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Originally published November 27, 2012 at 6:29 PM | Page modified November 27, 2012 at 10:45 PM

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Baseball union head Marvin Miller changed pro sports | Obituary

Marvin Miller was a labor economist who never played organized baseball. Yet he transformed the sport as surely as Babe Ruth, Jackie Robinson...

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NEW YORK — Marvin Miller was a labor economist who never played organized baseball. Yet he transformed the sport as surely as Babe Ruth, Jackie Robinson, television and night games.

Miller, the union boss who won free agency for baseball players in 1975, ushering in an era of multimillion-dollar contracts and athletes who switch teams at the drop of a batting helmet, died Tuesday at his New York home. He was 95 and had been diagnosed with liver cancer in August.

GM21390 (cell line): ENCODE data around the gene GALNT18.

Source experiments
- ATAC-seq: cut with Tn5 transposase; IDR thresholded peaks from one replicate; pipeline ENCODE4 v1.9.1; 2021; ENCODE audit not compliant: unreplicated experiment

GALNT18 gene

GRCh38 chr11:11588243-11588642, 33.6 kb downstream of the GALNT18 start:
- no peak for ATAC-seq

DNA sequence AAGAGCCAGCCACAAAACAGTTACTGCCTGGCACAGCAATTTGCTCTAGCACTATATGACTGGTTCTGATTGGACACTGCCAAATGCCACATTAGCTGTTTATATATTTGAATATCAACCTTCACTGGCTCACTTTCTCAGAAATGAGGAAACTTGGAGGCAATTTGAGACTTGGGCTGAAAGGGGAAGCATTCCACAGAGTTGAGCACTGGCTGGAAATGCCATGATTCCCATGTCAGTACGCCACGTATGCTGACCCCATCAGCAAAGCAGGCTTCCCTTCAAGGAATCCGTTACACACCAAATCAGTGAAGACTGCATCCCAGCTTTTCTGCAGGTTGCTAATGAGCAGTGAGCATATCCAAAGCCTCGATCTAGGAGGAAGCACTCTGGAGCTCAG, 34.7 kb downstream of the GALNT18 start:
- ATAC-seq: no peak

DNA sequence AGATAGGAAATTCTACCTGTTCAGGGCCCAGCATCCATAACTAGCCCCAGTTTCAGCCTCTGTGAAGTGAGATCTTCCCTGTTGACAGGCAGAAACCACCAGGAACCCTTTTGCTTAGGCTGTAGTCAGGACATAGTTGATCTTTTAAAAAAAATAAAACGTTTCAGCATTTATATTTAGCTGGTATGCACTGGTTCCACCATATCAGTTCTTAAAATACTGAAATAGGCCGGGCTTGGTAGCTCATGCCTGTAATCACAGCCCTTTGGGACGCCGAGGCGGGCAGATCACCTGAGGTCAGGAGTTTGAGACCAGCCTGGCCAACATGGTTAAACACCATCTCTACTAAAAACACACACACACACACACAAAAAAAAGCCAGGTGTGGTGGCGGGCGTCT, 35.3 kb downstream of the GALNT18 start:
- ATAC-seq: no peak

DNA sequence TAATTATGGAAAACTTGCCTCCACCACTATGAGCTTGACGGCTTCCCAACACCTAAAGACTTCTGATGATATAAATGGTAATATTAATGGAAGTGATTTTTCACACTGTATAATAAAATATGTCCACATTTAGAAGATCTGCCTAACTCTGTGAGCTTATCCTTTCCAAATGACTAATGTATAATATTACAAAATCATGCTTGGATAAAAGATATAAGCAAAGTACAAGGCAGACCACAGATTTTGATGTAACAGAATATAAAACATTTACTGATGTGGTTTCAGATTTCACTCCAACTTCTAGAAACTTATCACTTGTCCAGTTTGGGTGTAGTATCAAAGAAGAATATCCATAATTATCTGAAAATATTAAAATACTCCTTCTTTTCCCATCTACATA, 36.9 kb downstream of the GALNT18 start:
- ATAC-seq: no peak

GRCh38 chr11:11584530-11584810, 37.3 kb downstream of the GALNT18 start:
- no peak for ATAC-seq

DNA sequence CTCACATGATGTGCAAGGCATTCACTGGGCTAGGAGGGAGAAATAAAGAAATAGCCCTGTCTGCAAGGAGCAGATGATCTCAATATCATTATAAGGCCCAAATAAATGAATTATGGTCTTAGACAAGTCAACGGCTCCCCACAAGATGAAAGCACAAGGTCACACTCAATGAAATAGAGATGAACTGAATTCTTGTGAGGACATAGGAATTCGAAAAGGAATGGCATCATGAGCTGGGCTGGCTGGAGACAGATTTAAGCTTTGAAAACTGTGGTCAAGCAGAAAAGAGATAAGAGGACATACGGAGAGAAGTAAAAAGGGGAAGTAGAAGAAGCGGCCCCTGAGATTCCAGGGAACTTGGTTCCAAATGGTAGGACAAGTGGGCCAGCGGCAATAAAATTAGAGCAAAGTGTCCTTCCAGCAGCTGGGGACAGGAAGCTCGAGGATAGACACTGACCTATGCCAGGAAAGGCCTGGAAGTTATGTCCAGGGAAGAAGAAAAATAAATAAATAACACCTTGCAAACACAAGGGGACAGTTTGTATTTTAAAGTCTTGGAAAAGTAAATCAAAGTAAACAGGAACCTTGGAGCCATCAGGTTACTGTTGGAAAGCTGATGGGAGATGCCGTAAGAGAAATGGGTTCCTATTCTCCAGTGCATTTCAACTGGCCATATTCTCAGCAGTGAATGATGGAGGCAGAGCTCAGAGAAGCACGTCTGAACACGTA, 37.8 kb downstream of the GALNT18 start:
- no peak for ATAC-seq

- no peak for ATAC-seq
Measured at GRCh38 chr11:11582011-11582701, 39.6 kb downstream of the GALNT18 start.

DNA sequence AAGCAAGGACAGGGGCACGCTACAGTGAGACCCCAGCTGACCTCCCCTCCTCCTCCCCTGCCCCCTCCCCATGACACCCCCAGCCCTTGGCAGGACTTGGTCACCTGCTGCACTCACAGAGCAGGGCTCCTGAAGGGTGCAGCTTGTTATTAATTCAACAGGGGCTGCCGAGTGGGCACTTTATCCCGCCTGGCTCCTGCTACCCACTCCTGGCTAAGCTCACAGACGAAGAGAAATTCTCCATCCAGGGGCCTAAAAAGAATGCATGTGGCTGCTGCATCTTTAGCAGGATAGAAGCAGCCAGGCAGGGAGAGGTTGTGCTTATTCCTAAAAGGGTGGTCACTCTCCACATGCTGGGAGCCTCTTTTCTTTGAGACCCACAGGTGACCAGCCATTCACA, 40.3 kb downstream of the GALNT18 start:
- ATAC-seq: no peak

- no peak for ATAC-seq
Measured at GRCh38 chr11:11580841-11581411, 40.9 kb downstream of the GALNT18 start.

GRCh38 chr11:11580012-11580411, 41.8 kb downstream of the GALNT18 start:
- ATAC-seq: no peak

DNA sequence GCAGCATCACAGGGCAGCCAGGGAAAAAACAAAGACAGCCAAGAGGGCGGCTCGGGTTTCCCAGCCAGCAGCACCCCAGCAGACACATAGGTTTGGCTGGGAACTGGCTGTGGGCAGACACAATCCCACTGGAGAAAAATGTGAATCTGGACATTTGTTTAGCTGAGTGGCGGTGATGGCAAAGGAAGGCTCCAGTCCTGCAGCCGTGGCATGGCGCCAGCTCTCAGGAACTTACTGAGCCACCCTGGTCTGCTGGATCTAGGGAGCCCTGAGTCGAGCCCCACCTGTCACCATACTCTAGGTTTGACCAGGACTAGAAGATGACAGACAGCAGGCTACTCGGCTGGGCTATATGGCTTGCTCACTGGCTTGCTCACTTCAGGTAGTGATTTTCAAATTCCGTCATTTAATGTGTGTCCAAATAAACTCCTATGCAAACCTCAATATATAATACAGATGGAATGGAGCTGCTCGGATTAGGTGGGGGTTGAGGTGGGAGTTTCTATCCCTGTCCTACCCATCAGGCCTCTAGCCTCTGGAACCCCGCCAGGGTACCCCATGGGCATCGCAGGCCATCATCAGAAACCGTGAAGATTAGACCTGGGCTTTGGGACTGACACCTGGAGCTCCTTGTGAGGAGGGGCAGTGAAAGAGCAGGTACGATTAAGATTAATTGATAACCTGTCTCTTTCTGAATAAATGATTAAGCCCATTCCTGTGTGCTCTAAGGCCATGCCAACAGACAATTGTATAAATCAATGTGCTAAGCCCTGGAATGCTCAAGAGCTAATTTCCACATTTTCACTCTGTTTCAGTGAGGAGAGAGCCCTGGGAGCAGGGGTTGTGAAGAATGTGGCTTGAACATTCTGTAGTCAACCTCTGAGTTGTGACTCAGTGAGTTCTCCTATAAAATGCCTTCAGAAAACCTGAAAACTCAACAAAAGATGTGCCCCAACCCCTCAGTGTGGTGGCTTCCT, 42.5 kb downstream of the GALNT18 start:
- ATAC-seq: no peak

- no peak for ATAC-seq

"I think he's the most important baseball figure of the last 50 years," former commissioner Fay Vincent said. "He changed not just the sport but the business of the sport permanently, and he truly emancipated the baseball player — and, in the process, all professional athletes. Prior to his time, they had few rights.

"At the moment, they control the games."

In his 16 ½ years as founding executive director of the Major League Baseball Players Association, starting in 1966, Miller fought owners on many fronts, not only achieving free agency but making the word "strike" stand for something other than a pitched ball.

By the time Miller retired in 1982, he had forged one of the strongest unions in the nation, creating a model for unions in pro basketball, football and hockey.

Over the years, Miller's influence was widely acknowledged if not always honored. The Hall of Fame repeatedly rejected him in what was attributed to lingering resentment among team owners.

Five times from 2003 to 2010, voters failed to elect Miller to the Hall.

"They (Hall of Fame officials) decided a long time ago that they would downgrade any impact the union has had," Miller said in 2010. "And part of that plan was to keep me out of it."

Major League Baseball's revenue has grown from $50 million in 1967 to $7.5 billion this year.

"I never before saw such a win-win situation in my life, where everybody involved in Major League Baseball, both sides of the equation, still continue to set records in terms of revenue and profits and salaries and benefits," Miller said in April.

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